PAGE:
At T0 and T1, the patient completed a version of the go/no-go paradigm that has been used to assess neural correlates of inhibitory control in healthy individuals and clinical populations [45,46,47]. The design controls for the infrequency of no-go trials (a potential confound) with “oddball” go trials. All stimuli appeared on the screen for 500 ms with a jittered inter-stimulus interval (ISI; 1.6–2.0 s, mean ISI = 1.8 s). The patient was instructed to press the left or right button according to the direction of the stimulus arrow presented. A total of 11% of trials were no-go trials with upward-pointing arrows. On these trials, the patient was instructed to inhibit responding. Oddball go trials (arrows pointing either left or right at an upward, 45° angle) were also presented 11% of the time. A total of 416 trials were presented (48 no-go stimuli and 48 oddball go stimuli) across two blocks with a break in between. To control for practice effects, these blocks were presented in opposite orders at T0 and at T1. Responses to no-go stimuli (commission errors) serve as a key measure of deficits in action restraint .
A battery of self-report measures assessed changes in affective dysregulation and eating- and non-eating-specific behavioral dysregulation. The Emotional Reactivity Scale (ERS; ) assessed various facets of emotion reactivity, including arousal/intensity of emotion, persistence of emotion, and sensitivity to experiencing emotion, and the UPPS-P, Negative Urgency Subscale  assessed impulsivity in response to negative emotional states. Three adapted items from the Eating Disorder Examination—Questionnaire (EDE-Q; ) assessed relevant eating disorder behaviors: item 14, which assesses the frequency of binge eating episodes, and items 16 and 17, which assess the frequency of self-induced vomiting and laxative use (added together to assess purging behaviors). Given our bi-weekly assessment protocol, we asked the patient to report on these behaviors over the past 14 days (i.e., since the last assessment), instead of over the past 28 days. The total score from the Borderline Evaluation of Severity over Time (BEST; ) assessed cognitive, affective, and behavioral symptoms of BPD. Finally, the DBT Ways of Coping Checklist, Skills Use Subscale (WCCL; ) measured engagement in adaptive skills use in stress-inducing situations.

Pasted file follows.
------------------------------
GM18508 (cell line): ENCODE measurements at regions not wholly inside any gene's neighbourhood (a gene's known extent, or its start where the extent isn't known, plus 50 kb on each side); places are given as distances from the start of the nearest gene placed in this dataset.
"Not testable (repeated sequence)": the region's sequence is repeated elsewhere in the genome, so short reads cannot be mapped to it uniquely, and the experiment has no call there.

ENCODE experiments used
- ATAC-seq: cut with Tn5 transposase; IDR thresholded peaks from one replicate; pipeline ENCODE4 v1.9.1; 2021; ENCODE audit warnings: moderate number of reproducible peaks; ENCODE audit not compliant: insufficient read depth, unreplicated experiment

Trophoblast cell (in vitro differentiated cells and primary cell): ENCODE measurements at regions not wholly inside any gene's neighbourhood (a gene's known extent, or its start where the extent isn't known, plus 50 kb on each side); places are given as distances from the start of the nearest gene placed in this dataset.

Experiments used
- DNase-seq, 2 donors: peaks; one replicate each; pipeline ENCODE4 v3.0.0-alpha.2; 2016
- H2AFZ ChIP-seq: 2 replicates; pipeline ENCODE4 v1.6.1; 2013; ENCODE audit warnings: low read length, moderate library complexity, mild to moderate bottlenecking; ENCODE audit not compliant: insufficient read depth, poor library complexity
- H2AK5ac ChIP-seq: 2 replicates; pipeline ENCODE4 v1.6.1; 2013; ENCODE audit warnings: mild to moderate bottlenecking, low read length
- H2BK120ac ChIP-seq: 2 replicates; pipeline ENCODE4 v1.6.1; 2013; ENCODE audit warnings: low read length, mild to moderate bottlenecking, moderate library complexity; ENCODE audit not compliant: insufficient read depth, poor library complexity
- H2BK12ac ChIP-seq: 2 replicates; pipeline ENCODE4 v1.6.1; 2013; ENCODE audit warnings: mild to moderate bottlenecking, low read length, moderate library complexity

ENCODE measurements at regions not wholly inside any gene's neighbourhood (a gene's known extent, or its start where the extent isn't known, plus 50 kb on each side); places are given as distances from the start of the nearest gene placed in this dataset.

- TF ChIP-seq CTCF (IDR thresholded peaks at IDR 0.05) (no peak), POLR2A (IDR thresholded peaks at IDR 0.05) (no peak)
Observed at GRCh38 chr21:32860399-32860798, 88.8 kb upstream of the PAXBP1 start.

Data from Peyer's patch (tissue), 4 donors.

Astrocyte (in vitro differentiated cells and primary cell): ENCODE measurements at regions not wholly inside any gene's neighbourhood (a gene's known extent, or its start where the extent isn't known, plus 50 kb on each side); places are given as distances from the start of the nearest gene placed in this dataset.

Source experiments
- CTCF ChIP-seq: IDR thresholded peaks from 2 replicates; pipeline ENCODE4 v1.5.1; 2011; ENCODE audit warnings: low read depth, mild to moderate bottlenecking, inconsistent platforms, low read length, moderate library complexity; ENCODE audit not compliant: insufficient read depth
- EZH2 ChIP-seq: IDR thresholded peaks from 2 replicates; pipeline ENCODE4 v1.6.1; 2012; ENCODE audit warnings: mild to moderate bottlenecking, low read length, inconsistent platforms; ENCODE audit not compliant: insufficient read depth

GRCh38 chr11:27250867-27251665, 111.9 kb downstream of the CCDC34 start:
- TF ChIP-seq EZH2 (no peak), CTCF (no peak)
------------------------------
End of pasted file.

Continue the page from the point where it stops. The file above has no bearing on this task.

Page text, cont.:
Dialectical Behavior Therapy
The Adult Program at the UCSD Eating Disorders Center for Treatment and Research includes partial hospital (PHP) and intensive outpatient (IOP) programs, both of which are based on an adapted form of adherent DBT for eating disorders, described elsewhere . As noted above, DBT uses a cognitive-behavioral approach to decrease impulsive action in individuals with pervasive affective dysregulation and to increase adaptive skill use for managing heightened emotionality. Adaptive skills include distress tolerance, emotion regulation, mindfulness, interpersonal effectiveness skills, and functional analysis of behavior. Patients receive training in the use of these skills across three different formats: individual therapy, group therapy, and phone coaching. Within the UCSD program, patients receive group skills training two times a week, individual therapy one time a week, and phone consultation as needed outside of program.